You Are What You Eat

O fear the Lord, you his holy ones,
    for those who fear him have no want.
The young lions suffer want and hunger,
    but those who seek the Lord lack no good thing.

Come, O children, listen to me;
    I will teach you the fear of the Lord.
Which of you desires life,
    and covets many days to enjoy good?
Keep your tongue from evil,
    and your lips from speaking deceit.
Depart from evil, and do good;
    seek peace, and pursue it.

(Psalm 34:9-14, New Revised Standard Version)

you are what you eat 2 

You’ve likely heard the phrase “you are what you eat.”  Of course, this doesn’t mean that when you look at me you see a delicious strip of bacon.  Rather, it’s meant to convey that the kind of food we ingest, whether it is physical groceries or spiritual sustenance, is of great importance and significance.  Eating unhealthy stuff makes you unhealthy.  Conversely, ingesting healthy things helps one to maintain proper health and vitality for functioning and thriving in life.

The psalmist encourages us to seek the LORD because in going after God we will be filled with goodness.  Using our tongues for good and not evil; our words for encouragement and not for forming lies; our constant verbiage for uplift and support and not with the poison phrases of evil; and, our voices for pursuing peaceful relations and not for disharmony; are all beautiful buffet foods of health and goodness to fortify our souls.

Back when I was in seminary (in a galaxy far, far away) it was difficult to keep up with the bills.  Finances were tight in our young family.  Despite working sometimes up to three jobs at a time, our budget had no budge to it.  In one unusually and particularly hard month, we were down to our last groceries.  In fact, on one summer evening we all had a bowl of Wheaties for supper.  The refrigerator was empty.  In our bedtime prayers with our girls, my wife and I voiced and expressed our need to God.

As Mary and I readied ourselves for bed, it was raining cats and dogs outside.  At 10pm, we heard a knock on our back patio door.  We looked at each other as if the other would know that we’re expecting someone.  We weren’t.  As I pulled back the curtain, there stood a sweet little Puerto Rican neighbor holding two large bags.  I quickly ushered her into our little apartment.  Her next words to us I will never forget:

“I went to bed at 9:00 and quickly fell fast asleep.  At 9:30 the Holy Spirit woke me up and told me to fill two bags with as many groceries as I could get in them; then, go and give them to the Ehrhardt’s.  So, here I am.”

All my wife and I could do was look at her and each other slack-jawed and simply say, “Thank you.”  No one knew our need.  We told no one about it; only God.

My family learned an invaluable lesson that stormy night, one you can’t learn any other way but being in a place of desperation.  The spiritual food that we eat is so important that Jesus put it this way:

One does not live by bread alone, but by every word that comes from the mouth of God” (Matthew 4:4).

Many years later after that rich spiritual feast, I told this same story in a congregation on a Sunday morning.  Afterwards, a middle-aged man came up to me and said something that initially took me aback: “So, how do you justify being in such a state of deprivation and not taking care of your family?”  After gathering my thoughts, I gave him this retort:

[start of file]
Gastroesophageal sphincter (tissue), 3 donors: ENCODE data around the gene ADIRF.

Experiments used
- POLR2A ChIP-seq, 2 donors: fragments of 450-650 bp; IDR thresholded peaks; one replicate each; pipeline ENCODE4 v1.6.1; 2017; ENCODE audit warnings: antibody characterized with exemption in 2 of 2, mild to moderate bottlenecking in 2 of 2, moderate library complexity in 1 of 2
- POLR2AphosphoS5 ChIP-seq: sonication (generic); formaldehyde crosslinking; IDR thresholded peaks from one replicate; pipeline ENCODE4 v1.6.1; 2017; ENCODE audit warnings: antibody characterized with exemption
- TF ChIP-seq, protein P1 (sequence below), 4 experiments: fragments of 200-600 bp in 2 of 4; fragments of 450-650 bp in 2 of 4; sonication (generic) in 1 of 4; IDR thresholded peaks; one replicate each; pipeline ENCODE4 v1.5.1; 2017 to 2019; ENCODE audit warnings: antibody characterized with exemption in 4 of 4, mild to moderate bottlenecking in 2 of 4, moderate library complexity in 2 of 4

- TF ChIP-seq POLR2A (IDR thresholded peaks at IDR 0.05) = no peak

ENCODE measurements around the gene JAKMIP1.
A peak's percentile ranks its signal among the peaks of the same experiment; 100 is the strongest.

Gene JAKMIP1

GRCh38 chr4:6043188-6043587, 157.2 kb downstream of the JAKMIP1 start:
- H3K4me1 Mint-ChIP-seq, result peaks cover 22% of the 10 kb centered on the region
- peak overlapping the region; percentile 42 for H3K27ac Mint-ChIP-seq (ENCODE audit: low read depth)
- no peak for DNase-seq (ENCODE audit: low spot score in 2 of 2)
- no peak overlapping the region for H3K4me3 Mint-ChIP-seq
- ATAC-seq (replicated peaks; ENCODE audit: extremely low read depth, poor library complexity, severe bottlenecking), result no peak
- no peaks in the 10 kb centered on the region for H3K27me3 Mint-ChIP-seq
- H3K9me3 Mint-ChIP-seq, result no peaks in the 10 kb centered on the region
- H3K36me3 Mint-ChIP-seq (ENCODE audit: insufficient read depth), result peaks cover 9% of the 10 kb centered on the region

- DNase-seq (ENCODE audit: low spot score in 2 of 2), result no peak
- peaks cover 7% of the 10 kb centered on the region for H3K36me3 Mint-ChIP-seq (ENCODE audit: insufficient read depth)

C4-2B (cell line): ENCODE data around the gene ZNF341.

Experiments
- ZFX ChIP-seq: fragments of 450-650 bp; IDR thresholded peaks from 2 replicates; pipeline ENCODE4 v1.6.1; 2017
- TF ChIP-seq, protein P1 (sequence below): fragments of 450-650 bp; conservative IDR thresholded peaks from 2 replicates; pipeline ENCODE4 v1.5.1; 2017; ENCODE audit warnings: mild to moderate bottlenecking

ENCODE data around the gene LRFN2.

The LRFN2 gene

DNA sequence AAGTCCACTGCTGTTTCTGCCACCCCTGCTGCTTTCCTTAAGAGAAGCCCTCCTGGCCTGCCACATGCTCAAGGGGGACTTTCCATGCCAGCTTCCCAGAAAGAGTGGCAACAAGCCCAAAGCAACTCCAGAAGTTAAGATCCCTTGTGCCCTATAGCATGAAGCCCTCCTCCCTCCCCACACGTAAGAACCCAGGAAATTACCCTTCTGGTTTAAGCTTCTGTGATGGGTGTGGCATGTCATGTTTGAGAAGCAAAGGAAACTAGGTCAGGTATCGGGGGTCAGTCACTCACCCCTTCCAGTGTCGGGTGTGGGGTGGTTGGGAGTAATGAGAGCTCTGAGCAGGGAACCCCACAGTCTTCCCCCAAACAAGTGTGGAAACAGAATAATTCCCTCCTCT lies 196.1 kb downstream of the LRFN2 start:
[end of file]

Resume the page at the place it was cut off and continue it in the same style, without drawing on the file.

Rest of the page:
“You have asked me an honest question.  I will ask you one before I answer yours: Have your teenage kids, you, and your wife ever been in a situation where you needed God and cried out to him for something?”  Long pause…. “Well, no, not really.”  “Then, sir,” I replied, “I like the lessons my encounter with want and privation taught my kids better than the lessons your kids have never learned.”

You see, my friends, you are what you eat.  This obsession we have with being independent, self-sufficient, and our compulsions about money has spawned an entire generation of folks who just don’t know they need God.  Then, parents wonder why their kids abandon God.  God is simply irrelevant to them.  After all, why serve a God who has never touched my life in any significant way?  If we eat from a table of our own making, then the Table of the Lord becomes only a dusty piece of furniture in an empty church.

When we come and eat the bread which the Lord offers us we find satisfaction and fulfillment.  When we allow God to serve up a delicious spiritual meal we discover hospitality and joy.  When we accept the invitation to seek the Lord we find that little is much when God is in it.  In God’s upside-down kingdom, the poor are rich, and the rich are poor.

Good days of plenty don’t come because we ingeniously orchestrate it all.  Yes, of course, planning is both necessary and important.  Yet, all of our best laid plans are just that.  The outcomes belong to God, not us.  We have because God gives, and not because we figured out how to work harder, or smarter, or better.

you are what you eat

The one who truly fears the Lord has learned to first receive from Him.  Open-handed reception can only result from a heart posture of humility and need.  Close-fisted folks only know how to figure things out on their own and are not in the position to receive anything.

Whichever way you slice the Old Testament bread of poverty and the New Testament teaching on being poor in spirit, the rich are typically not in the best place – the poor are.  Being a spiritual beggar who recognizes his/her need for God, and who is desperate for Jesus is the one who has found the narrow entrance to where the Lord dwells.  And, upon entering, finds a lavish spread that is worthy of the marriage supper of the Lamb.